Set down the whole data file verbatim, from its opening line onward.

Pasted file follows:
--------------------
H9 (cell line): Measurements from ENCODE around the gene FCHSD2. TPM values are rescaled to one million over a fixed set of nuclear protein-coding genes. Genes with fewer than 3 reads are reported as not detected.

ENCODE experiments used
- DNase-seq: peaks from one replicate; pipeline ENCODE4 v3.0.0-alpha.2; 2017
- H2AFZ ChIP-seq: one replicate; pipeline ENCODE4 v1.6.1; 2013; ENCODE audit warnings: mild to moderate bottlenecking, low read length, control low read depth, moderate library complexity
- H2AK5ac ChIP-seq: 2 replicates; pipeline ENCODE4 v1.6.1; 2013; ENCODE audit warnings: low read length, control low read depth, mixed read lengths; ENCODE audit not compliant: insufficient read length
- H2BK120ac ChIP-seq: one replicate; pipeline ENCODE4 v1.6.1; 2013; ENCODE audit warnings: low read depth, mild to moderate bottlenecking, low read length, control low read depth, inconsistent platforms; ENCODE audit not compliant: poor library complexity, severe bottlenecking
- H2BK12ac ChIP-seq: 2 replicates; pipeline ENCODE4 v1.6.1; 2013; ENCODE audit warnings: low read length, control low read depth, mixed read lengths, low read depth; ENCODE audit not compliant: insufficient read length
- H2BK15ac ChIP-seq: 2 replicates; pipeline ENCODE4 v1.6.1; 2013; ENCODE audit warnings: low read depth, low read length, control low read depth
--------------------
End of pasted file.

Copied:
H9 (cell line): Measurements from ENCODE around the gene FCHSD2. TPM values are rescaled to one million over a fixed set of nuclear protein-coding genes. Genes with fewer than 3 reads are reported as not detected.

ENCODE experiments used
- DNase-seq: peaks from one replicate; pipeline ENCODE4 v3.0.0-alpha.2; 2017
- H2AFZ ChIP-seq: one replicate; pipeline ENCODE4 v1.6.1; 2013; ENCODE audit warnings: mild to moderate bottlenecking, low read length, control low read depth, moderate library complexity
- H2AK5ac ChIP-seq: 2 replicates; pipeline ENCODE4 v1.6.1; 2013; ENCODE audit warnings: low read length, control low read depth, mixed read lengths; ENCODE audit not compliant: insufficient read length
- H2BK120ac ChIP-seq: one replicate; pipeline ENCODE4 v1.6.1; 2013; ENCODE audit warnings: low read depth, mild to moderate bottlenecking, low read length, control low read depth, inconsistent platforms; ENCODE audit not compliant: poor library complexity, severe bottlenecking
- H2BK12ac ChIP-seq: 2 replicates; pipeline ENCODE4 v1.6.1; 2013; ENCODE audit warnings: low read length, control low read depth, mixed read lengths, low read depth; ENCODE audit not compliant: insufficient read length
- H2BK15ac ChIP-seq: 2 replicates; pipeline ENCODE4 v1.6.1; 2013; ENCODE audit warnings: low read depth, low read length, control low read depth